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Monday, December 15, 2008

Row Migration can Aggravate Contention on Cache Buffers Chains Latch

AWR Wait EventsOne of my customers has an Oracle based system with a large number of concurrent users. For time to time, the users would report that the system would 'grind to a halt'. Examination of AWR data showed lots of time spent waiting on latch: cache buffers chains (I discussed how to graph AWR data in Excel in a previous blog entry, which is how I produced this graph of database wait events).

They system had been able to go for weeks without an incident. More recently, as more users have been migrated onto the system, we would a series of days with spikes on this wait event, though they were normally quite short-lived. The incident shown in this chart was unusual in that it lasted most of a day. The chart also shows that a reasonable amount of time was lost on db file sequential read, this is consistent with blocks being loaded into the buffer cache, requiring access to the cache buffer chains, and hence requiring access to the latch that protects these chain.

Concurrent Database SessionsUsing a similar technique I was graph the number of database sessions over time, and I found a similar series of spikes.

By eye I could see that the spikes in the latch contention seemed to correspond to the spikes in the number of concurrent user sessions, and they had roughly the same shape.

I then graphed time waited for this latch against the number of concurrent user sessions and I got a strong, and surprisingly linear, correlation.Cache Buffers Chains Latch Wait -v- Concurrent Sessions

It is very clear that whenever we had more than about 90 concurrent user sessions, the system also lost time waiting on the cache buffers chains latch. Basically, this application won't scale any further!

So, why was the latch being held for such a long time? The buffer cache is 1Gb (with a block size of 8Kb), so it is large, but not excessively so. At this point somebody (and I can't claim the credit for this) thought to check for migrated rows on the tables involved in the longest running SQL statements during the periods of high latch contention, and discovered that a number of the most heavily use tables had a significant quantity of migrated rows.

A row migrates when the data is updated and there is no free space left in the data block to store the new data values. Oracle puts the row into a new block, but it does not update the indexes to point to the new block. Instead, it puts a forwarding pointer into the original block. Therefore, to read the data from a migrated row requires visits to two blocks. When retrieving data into the buffer cache your process need to update two buffer blocks, and must acquire the buffer chains latch twice. Row migration causes poor performance because Oracle must do twice as much work.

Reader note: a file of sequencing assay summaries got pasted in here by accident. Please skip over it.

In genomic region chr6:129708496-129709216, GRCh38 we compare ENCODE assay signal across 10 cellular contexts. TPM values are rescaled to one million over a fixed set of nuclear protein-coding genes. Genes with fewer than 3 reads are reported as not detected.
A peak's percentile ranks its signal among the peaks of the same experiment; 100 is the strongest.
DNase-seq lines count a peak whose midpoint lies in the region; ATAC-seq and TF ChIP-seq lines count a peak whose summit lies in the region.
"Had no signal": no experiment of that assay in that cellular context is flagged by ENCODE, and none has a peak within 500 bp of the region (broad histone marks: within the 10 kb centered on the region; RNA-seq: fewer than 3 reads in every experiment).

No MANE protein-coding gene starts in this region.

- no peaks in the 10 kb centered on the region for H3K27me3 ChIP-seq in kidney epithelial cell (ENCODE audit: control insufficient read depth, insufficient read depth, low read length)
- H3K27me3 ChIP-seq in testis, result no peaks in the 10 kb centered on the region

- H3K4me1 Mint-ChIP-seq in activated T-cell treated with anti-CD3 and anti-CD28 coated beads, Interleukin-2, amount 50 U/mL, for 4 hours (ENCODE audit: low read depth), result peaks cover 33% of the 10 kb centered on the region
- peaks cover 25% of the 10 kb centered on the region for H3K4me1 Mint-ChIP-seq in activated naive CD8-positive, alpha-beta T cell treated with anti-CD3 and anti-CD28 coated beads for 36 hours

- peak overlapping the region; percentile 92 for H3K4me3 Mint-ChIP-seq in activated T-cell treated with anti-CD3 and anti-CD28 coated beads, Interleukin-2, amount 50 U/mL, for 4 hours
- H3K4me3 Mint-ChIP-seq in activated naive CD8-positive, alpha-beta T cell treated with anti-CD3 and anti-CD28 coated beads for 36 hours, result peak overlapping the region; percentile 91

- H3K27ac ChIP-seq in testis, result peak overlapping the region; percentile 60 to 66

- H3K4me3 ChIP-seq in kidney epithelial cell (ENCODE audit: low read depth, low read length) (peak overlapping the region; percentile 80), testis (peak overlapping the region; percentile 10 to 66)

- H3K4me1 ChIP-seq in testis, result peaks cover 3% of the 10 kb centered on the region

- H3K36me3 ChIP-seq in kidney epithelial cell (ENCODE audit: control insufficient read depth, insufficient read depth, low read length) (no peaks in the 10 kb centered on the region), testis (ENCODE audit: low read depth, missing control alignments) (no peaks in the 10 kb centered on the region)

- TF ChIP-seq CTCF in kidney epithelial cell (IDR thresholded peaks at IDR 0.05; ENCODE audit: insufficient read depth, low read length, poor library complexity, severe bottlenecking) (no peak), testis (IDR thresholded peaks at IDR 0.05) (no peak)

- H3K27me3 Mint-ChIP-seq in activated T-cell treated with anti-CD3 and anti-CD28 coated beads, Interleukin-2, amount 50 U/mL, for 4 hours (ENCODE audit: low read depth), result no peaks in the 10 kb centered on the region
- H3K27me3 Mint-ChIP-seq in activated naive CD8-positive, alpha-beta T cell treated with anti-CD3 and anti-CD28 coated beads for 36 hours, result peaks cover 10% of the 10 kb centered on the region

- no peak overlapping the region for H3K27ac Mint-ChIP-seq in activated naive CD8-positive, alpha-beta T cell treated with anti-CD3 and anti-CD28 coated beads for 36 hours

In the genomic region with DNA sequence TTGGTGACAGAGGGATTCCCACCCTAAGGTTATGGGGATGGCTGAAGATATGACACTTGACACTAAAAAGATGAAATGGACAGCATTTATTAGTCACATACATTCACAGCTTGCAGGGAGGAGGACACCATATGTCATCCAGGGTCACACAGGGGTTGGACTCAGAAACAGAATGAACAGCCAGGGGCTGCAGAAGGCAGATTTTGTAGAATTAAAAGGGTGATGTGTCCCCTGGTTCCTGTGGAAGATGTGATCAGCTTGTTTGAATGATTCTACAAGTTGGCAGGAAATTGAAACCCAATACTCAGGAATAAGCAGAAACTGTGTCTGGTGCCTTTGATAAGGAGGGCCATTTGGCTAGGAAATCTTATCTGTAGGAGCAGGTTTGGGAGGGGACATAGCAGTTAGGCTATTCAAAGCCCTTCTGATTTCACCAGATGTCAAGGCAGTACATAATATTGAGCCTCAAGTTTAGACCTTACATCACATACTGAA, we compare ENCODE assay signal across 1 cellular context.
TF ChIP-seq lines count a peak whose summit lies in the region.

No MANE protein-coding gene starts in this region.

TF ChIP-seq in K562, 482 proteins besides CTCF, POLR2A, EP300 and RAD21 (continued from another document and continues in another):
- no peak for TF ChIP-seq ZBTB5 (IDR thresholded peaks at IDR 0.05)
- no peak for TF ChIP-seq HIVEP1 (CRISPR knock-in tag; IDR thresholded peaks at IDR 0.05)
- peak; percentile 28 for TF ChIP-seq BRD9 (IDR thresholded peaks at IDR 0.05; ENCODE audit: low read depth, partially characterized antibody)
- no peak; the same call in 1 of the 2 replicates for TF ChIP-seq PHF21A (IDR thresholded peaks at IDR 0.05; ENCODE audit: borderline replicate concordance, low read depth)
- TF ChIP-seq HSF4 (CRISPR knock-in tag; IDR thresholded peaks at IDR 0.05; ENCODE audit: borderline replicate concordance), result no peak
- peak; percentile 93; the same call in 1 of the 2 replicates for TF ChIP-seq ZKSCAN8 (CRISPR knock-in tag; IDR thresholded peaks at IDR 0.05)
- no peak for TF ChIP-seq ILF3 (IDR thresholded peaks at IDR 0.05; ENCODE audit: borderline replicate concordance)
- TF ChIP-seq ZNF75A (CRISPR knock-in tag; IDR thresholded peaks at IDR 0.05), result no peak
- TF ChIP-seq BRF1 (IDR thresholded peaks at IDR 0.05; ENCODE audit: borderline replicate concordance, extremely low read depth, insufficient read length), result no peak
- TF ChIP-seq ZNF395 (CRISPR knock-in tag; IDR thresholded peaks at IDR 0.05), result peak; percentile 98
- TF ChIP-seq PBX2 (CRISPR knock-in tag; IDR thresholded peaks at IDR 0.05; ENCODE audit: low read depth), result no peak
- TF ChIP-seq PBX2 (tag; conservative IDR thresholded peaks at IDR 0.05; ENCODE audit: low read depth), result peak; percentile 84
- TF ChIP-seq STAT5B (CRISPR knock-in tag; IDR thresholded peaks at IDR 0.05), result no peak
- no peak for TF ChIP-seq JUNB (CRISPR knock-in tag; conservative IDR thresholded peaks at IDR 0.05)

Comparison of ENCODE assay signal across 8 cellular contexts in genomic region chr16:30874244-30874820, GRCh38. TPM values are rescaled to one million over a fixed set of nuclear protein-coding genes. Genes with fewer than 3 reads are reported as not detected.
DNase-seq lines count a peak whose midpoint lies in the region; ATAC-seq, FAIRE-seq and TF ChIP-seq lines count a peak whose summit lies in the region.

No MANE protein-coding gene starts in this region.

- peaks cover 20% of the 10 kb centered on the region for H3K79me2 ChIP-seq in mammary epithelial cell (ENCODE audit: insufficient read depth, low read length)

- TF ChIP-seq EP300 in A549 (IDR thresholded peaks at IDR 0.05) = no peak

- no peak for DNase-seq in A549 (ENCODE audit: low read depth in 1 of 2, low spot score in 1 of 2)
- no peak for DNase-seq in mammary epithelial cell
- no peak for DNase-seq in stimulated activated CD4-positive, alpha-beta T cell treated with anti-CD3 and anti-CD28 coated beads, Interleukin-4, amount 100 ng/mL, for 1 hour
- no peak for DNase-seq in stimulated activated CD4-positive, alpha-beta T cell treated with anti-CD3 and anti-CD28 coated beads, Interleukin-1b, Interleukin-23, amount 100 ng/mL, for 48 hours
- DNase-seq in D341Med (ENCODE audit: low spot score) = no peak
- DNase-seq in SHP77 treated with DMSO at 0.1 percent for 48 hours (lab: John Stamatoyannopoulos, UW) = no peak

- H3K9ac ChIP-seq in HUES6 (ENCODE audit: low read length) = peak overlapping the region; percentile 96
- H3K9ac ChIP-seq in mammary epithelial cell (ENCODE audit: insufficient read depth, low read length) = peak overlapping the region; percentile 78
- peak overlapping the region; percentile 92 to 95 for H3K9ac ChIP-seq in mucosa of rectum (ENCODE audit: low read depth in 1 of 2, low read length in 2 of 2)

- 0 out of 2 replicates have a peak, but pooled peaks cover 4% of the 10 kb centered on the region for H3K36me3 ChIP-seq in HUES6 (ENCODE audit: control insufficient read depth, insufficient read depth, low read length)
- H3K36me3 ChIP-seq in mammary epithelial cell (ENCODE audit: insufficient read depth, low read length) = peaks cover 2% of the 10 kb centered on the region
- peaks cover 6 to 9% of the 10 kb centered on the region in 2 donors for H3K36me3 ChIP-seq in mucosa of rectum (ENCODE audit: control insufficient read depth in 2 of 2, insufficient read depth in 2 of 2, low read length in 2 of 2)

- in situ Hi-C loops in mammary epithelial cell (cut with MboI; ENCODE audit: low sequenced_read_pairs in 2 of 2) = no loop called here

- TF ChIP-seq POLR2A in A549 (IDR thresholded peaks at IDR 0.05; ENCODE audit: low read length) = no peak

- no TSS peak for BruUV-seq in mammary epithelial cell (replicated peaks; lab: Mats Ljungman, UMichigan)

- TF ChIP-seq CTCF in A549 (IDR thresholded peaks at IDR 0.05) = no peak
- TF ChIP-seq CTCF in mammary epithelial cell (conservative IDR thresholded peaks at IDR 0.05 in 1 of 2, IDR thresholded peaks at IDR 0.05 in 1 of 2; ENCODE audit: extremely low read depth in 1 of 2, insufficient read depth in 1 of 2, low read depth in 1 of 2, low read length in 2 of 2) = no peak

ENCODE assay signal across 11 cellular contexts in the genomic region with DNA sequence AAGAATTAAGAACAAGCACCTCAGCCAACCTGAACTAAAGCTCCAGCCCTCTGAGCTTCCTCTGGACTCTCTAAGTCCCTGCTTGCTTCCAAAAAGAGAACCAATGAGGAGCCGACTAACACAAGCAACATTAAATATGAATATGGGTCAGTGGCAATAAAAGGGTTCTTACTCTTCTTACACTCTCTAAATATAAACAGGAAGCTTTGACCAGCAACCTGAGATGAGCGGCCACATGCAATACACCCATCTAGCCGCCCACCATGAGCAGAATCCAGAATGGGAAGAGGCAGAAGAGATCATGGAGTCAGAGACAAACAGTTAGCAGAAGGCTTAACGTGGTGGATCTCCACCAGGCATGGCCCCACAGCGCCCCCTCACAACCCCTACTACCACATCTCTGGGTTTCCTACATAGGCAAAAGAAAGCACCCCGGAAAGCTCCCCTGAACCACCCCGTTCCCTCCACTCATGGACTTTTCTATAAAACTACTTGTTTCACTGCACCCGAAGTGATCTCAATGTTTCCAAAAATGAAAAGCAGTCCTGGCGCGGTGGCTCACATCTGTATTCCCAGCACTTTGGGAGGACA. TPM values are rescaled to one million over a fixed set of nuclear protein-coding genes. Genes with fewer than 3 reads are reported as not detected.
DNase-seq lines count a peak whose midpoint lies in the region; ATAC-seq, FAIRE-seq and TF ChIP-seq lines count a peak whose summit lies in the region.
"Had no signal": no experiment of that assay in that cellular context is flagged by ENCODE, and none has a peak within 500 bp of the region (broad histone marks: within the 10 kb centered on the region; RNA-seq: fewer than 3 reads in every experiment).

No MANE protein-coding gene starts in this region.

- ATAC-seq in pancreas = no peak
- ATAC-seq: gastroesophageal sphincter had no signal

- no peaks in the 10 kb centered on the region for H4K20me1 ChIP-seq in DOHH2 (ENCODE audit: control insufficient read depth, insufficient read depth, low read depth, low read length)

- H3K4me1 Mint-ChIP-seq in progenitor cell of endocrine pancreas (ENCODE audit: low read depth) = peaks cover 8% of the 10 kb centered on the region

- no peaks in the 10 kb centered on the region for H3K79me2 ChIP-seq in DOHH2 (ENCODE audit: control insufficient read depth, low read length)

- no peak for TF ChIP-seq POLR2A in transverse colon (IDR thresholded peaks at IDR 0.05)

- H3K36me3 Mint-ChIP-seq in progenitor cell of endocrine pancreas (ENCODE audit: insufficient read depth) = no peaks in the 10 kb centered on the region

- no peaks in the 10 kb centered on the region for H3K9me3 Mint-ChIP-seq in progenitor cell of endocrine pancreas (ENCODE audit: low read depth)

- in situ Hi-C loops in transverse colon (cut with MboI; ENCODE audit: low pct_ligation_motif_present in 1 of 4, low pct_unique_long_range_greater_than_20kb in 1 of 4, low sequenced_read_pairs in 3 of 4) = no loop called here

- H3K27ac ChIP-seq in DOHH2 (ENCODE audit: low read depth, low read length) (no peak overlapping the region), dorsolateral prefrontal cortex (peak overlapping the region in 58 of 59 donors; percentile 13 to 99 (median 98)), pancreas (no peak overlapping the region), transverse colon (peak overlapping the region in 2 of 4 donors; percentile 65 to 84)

There are two factors that come together to cause row migration:
  • A process inserts a row, and then subsequently updates columns on that row, often from null to not null values, but sometimes with just more data. In my case, the application was storing XML structures in a clob (and most of the clobs were small enough to be stored in-line with the rest of the row).
  • There is insufficient free space left in the data blocks to allow for the subsequent updates to be stored in the original data block.
In this particular case, I was dealing with a third-party packaged application. So there was no possibility to change the way the application inserts and updats the data. However, we could and did rebuild the object to eliminate migration of existing rows and set a realistic PCTFREE to reserve free space for future rows.

AWR Wait, magnifiedThis chart shows the same data as the first one, except that I have changed the scale on the y-axis. The tables with the worst row migration were reorganised on the Tuesday night and the system ran on Wednesday under a normal load without any problem.

Contention on the buffer cache chains latch fell to trivial levels, just 408 seconds in 24 hours. Interestingly, the amount of db file sequential read also fell by 70%. This is due to better cache efficiency. Since eliminating much of the row migration, fewer blocks need to be loaded into cache, and so blocks stay in the buffer cache for longer.